As I struggled to make sense of my bedside notes, I learned of a writers’ group at Wayne State University’s Institute of Gerontology, called “Adventurous Writers.” It was there that I began to learn the trade: developing a theme, learning how to plot a story, the elements of the hero’s journey, and the importance of through-lines. After the basics are in place, you top it off with a “hook,” a cherry on top of an ice cream sunday, something to immediately capture the readers’ interest so they can’t put it down.

We studied many different approaches for mastering story structure. My favorite book that taught me how to write was The Plot Whisperer: Secrets of Story Structure Any Writer Can Master by Martha Alderson (Adams Media, 2011).  In the text were diagrams of plots illustrating elements of the universal story, prescribing how many pages should be devoted to the beginning of the story, exactly what page should end the beginning and when to move the story upwards in intensity towards the crisis. Once your hero is over the hump and just when you thought everything was going well, she is thwarted by another barrier, the climax, which quickly unfolds into the resolution. All stories follow this same plot structure. Think about it when you are watching a movie or your favorite TV show.

As I took hold of the ideas in Anderson’s text, I dutifully made a trip to the butcher at Eastern Market and tried to explain why I needed a long piece of butcher paper. The butcher looked puzzled but he gave me the paper. I started my plot-planning on the dining room table, minimizing our eating space to my husband’s chagrin. I used red sticky notes for hot emotional scenes, blue for the cooler transitions, and yellow for the lessons I was learning. As the story grew more involved, i needed more space and I moved to the to the living room floor, blocking access to our front windows and my husband’s favorite easy chair. After a spousal chat, I withdrew to the wall next to my computer but the story moved on.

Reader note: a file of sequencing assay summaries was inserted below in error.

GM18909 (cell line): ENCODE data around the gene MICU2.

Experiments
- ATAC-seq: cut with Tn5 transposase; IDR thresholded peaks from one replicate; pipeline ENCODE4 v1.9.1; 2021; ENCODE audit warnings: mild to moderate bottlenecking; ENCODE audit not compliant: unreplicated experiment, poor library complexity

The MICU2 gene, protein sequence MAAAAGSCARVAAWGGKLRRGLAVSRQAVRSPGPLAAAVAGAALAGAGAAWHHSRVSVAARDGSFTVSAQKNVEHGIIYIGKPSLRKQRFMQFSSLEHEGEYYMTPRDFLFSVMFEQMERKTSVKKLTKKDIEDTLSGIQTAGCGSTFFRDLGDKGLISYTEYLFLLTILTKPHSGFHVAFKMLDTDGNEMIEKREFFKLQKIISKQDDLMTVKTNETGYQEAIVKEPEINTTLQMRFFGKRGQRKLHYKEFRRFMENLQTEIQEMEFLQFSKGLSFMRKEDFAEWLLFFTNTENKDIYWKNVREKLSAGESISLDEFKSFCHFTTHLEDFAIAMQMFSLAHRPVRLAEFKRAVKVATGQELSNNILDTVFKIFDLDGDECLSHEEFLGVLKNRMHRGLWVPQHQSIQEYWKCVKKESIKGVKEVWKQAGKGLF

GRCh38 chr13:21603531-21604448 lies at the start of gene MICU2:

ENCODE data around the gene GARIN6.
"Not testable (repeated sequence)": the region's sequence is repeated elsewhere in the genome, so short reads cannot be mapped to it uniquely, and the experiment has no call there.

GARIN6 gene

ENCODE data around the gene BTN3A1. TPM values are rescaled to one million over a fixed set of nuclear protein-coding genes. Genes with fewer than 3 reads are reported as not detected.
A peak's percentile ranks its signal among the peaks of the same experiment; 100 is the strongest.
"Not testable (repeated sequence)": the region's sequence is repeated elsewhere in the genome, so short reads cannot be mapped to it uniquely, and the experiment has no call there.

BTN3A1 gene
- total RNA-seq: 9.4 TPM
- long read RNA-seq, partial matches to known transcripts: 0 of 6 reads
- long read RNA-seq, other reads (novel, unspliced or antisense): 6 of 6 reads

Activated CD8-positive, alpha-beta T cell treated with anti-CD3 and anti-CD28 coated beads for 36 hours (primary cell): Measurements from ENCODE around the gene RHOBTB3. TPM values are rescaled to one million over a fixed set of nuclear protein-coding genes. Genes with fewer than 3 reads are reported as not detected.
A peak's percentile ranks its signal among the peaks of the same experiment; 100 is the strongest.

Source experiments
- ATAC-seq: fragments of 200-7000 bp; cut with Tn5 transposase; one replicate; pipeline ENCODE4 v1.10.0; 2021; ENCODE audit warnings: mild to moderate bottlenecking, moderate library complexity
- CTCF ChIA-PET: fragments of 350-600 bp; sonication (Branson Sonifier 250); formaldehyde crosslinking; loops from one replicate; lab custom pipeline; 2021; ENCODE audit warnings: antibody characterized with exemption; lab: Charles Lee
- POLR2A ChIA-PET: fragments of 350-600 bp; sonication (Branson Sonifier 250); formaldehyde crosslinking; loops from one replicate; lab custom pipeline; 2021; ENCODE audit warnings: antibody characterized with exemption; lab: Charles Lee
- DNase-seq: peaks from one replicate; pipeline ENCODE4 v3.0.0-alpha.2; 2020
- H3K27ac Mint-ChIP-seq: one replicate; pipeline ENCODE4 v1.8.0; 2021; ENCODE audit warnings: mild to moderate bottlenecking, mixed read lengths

My confrontation with the archbishop was my first chosen hook, but as my story evolved and I worked to get its elements in the proper places, the archbishop got replaced with J. Edgar Hoover’s counter-intelligence program, COINTELPRO. You will want to meet the characters in my upcoming book:

What My Left Hand Was Doing:

Lessons from a Grassroots Activist

by Joann Castle

Coming soon: Click “follow” at the top of this page for updates on publication.

GRIEVING AND LEGACIES

I’m grieving right now. At the moment my pain is who I am. For forty-five years, Mike Hamlin was my confidant, my lover, my husband, and my best friend. In that sense, I have nothing to complain about. I was so fortunate to be loved by Mike who was both a committed black labor activist and a devoted family man. Mike gave me everything in life that mattered. As a mutual friend told me recently, “They don’t make ‘em like that anymore.”

I am desperately working to finish my book which is a tribute to Mike, our love for each other and for those who give their hearts to the struggle for social justice. My story takes place in Detroit during the tumultuous years of the 60s and 70s, but it is more–in that I seek parallels in our current period and offer lessons learned on how to avoid mistakes we made in the past.

Mike was a big supporter of my decision to use the written word as a medium for reflecting on our history. He was also my first-line proofreader, which led to many hours of mutual reflection on the period and what it means today. Our long discussions revealed many facets of the intense aspects of being in a movement. I learned, and he learned many details of our experiences during this period that in our busy lives, we had never discussed before.

Now you can read about it in my UPCOMING BOOK:

What My Left Hand Was Doing: Lessons from a Grassroots Activist

       by Joann Castle

Includes an Activist’s Survival Guide.

COMING IN FALL 2017: “Follow” my blog to get the latest details.